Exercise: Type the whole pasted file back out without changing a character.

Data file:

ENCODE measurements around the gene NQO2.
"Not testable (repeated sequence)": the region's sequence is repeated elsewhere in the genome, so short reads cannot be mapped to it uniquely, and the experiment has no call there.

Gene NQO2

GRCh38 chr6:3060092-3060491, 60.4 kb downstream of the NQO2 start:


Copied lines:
ENCODE measurements around the gene NQO2.
"Not testable (repeated sequence)": the region's sequence is repeated elsewhere in the genome, so short reads cannot be mapped to it uniquely, and the experiment has no call there.

Gene NQO2

GRCh38 chr6:3060092-3060491, 60.4 kb downstream of the NQO2 start: